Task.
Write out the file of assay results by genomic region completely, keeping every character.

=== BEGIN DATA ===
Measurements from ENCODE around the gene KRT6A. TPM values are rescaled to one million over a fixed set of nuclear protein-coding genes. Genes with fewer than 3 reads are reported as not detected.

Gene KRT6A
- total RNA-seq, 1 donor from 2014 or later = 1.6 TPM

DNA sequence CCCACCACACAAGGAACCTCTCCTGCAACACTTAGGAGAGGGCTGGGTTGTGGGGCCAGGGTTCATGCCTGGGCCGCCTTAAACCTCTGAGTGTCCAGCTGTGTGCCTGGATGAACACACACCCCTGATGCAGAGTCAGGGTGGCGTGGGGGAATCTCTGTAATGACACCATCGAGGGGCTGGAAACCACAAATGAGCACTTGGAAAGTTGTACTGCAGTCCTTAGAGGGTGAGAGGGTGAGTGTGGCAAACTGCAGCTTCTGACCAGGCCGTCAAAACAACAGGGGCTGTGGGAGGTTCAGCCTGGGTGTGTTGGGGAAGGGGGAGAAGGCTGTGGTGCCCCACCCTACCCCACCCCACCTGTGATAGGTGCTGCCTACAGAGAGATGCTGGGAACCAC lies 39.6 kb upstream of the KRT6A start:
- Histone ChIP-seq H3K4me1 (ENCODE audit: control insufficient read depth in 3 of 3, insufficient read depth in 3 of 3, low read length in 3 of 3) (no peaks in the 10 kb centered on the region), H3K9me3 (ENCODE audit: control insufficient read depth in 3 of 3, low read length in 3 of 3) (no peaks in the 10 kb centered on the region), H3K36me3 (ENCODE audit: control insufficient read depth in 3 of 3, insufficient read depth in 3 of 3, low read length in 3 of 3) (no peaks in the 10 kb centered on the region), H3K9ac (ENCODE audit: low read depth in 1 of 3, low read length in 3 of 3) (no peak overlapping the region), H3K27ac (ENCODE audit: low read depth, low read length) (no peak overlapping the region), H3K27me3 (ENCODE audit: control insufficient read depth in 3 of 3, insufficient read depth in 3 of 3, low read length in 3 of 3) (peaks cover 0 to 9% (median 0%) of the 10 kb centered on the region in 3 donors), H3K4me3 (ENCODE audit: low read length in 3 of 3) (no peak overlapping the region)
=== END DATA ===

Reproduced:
Measurements from ENCODE around the gene KRT6A. TPM values are rescaled to one million over a fixed set of nuclear protein-coding genes. Genes with fewer than 3 reads are reported as not detected.

Gene KRT6A
- total RNA-seq, 1 donor from 2014 or later = 1.6 TPM

DNA sequence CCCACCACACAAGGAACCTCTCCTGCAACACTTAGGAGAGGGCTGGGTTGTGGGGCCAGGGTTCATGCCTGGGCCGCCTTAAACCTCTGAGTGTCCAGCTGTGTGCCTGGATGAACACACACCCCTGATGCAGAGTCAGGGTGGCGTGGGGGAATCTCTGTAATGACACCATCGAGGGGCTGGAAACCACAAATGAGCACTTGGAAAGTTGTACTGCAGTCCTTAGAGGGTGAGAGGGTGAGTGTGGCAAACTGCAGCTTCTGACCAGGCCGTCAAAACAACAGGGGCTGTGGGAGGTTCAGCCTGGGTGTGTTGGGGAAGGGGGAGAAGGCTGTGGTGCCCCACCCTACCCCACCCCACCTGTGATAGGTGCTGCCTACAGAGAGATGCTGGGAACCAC lies 39.6 kb upstream of the KRT6A start:
- Histone ChIP-seq H3K4me1 (ENCODE audit: control insufficient read depth in 3 of 3, insufficient read depth in 3 of 3, low read length in 3 of 3) (no peaks in the 10 kb centered on the region), H3K9me3 (ENCODE audit: control insufficient read depth in 3 of 3, low read length in 3 of 3) (no peaks in the 10 kb centered on the region), H3K36me3 (ENCODE audit: control insufficient read depth in 3 of 3, insufficient read depth in 3 of 3, low read length in 3 of 3) (no peaks in the 10 kb centered on the region), H3K9ac (ENCODE audit: low read depth in 1 of 3, low read length in 3 of 3) (no peak overlapping the region), H3K27ac (ENCODE audit: low read depth, low read length) (no peak overlapping the region), H3K27me3 (ENCODE audit: control insufficient read depth in 3 of 3, insufficient read depth in 3 of 3, low read length in 3 of 3) (peaks cover 0 to 9% (median 0%) of the 10 kb centered on the region in 3 donors), H3K4me3 (ENCODE audit: low read length in 3 of 3) (no peak overlapping the region)